Bleak and desolate, but, as the title implies, a heartbreaking tale of resilience and sisterhood. Cuevas’ writing did a wonderful job of making the situation seem exactly as gloomy and hopeless as it was meant to be. A downer, to be sure, but well-written all the same.
BELLY–Desiree S. Evans (⭐️⭐️⭐️.5)
A striking, #OwnVoices tale that tackles a myriad of tough subject, from sexual harassment to the loss of family, and the resulting traumas that come along with it. I loved the slight magical realism aspect, especially with Jaima’s connection to the river.
All in all, there wasn’t a bad story in this collection! With that and the writing/editing advice added in, I’d give it a solid 4 stars.
Release date: October 20, 2020
I listened to At the Party with my Brown Friends the other day, and for the most part, it was a great album!
That’s it for this eARC review! Have a wonderful rest of your day, and take care of yourselves!
Happy Sunday, bibliophiles! I hope this week has treated you and your loved ones well.
You know what one of the strangest feelings (for me) is? Sometimes, I’ll watch a certain movie so many times that I’ll only be able to see a certain actor as the role in said movie, and then I’ll see them in something else, and it’s either impossible to make the connection or it just weirds you out for a bit. Sorry, that was kind of long winded and weirdly-worded, but I’m not sure how to put it into words. But anyway, I watched Alien (1979) on Friday night, and let me tell you, seeing John Hurt after having only seen him in the Hellboy movies (when he was far older than he was in Alien) was weirdly bizarre. I’d just permanently imagined him as Professor Bruttenholm, so…
Also, the John Hurt Professor Bruttenholm will always be the superior Professor. The reboot was way too out of character.
[ahem] Now, back to our scheduled program…
Overall, I’ve had quite a nice week. I’ve gotten a lot of reading done after said library haul, and though there were a few disappointments, I enjoyed everything that I read. Camp NaNoWriMo has been going smoothly as well; I surpassed my goal of 5,000 words for my short story, and updated it to 7,500 so I could get to the end of July. It’s one of those instances where I wish I could just give my past self a little reassurance–the first few days, I panicked a bit that my short story was too short for the word count limit. And now, here we are…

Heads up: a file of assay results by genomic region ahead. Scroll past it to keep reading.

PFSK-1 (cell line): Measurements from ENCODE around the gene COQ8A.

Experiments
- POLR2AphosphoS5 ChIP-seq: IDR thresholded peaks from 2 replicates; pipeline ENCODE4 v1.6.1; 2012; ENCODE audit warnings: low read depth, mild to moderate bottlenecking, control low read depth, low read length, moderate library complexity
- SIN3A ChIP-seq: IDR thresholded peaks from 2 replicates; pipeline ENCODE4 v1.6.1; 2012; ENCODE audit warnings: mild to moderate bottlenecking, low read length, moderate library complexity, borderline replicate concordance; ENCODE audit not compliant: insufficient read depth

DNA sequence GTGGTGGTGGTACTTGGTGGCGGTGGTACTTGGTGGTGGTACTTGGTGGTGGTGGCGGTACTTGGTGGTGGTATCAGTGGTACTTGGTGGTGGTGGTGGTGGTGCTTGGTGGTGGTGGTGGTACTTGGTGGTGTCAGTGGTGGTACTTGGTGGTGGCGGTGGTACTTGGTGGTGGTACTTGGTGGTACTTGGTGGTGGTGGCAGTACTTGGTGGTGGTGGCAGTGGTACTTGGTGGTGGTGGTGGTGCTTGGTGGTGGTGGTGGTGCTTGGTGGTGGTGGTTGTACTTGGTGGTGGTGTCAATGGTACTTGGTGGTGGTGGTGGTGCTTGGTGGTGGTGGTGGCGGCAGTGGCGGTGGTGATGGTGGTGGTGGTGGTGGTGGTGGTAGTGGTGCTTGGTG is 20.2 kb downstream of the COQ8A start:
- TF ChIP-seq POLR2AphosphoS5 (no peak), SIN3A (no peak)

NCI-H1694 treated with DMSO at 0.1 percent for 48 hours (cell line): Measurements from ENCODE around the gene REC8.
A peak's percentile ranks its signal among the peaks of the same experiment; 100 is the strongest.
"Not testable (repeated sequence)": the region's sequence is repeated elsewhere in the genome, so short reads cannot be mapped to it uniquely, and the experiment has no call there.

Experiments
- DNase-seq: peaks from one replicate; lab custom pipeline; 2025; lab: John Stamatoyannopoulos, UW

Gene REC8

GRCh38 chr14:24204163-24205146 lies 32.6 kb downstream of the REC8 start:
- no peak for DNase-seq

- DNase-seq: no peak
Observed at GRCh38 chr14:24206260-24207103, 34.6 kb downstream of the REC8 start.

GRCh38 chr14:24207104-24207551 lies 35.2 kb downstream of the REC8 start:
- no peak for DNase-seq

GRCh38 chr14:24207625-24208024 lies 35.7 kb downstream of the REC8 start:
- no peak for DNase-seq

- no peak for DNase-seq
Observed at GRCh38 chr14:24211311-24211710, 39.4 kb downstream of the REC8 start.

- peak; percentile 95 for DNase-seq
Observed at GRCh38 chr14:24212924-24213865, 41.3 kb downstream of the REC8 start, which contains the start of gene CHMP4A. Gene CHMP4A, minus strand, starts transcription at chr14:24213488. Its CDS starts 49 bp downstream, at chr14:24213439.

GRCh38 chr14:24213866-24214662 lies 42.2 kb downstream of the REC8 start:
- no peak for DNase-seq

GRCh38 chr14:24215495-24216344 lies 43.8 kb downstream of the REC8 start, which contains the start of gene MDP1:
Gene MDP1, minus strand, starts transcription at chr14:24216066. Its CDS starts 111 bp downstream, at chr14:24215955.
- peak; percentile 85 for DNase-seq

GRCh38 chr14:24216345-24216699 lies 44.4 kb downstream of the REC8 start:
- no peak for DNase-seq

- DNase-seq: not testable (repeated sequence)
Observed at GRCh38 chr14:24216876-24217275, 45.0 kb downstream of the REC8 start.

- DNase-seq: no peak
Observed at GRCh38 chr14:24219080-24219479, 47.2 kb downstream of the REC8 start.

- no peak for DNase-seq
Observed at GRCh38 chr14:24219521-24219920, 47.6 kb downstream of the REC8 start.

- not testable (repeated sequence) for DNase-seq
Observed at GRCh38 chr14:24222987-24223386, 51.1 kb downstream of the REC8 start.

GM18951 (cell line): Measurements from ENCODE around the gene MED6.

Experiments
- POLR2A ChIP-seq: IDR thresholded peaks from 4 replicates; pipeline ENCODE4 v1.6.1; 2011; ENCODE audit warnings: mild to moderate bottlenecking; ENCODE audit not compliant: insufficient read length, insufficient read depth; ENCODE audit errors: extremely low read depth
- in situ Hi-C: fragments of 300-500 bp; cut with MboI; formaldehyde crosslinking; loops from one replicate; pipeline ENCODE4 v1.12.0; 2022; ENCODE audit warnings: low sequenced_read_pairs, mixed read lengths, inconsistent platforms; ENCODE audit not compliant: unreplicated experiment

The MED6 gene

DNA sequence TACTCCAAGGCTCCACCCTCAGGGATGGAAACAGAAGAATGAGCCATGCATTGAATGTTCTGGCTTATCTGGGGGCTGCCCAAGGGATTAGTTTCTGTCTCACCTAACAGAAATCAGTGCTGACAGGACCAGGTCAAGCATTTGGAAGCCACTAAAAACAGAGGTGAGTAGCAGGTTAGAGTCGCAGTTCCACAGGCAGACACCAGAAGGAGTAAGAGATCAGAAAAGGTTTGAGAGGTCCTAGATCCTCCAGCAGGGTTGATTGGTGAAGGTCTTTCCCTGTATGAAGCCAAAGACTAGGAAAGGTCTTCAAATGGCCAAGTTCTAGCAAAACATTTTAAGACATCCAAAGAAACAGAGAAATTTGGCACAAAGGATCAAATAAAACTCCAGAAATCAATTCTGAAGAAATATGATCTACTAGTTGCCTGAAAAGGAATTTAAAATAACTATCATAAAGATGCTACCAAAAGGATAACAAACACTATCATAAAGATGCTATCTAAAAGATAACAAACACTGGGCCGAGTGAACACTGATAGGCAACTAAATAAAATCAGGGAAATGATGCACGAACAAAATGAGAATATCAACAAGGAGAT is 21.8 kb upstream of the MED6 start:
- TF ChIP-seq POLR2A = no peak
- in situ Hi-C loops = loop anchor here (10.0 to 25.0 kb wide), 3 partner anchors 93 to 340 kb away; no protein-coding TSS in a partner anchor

Other than that, I’ve made lots of progress with my puzzle, watched Alien, listened to a bit too much Josh Cohen, and started watching Cursed. I enjoyed the book, and I’m about three episodes into the show. The trailer looked like it could go either way, and so far, I’d say it’s pretty good. Once I finish it, I’ll try and put together a review. We’ll see.
Whew…it hasn’t quite been a tiring week, but it’s been a week of strange transitions, what with going back to online school, and subsequently finding out that we’ll be doing online learning for the entire rest of the school year. (Oh, and the general disappointment in the fact that The New Mutants was supposed to come out on Friday, but it’s been delayed until who-knows-when…sigh…). I’m starting to accept that this is starting to become the new normal for now, but I think we should all keep in mind that this is not forever. As with all things, COVID-19 will eventually pass. In the words of Phoebe Bridgers, “It’ll all work out/Eventually.” 💗
Oh, and I started Camp NaNoWriMo again on the 1st! I’m on the same WIP as before, but I’m trying to get it to about 110,000 words. I’m at around 87,000 at the moment. Wish me luck!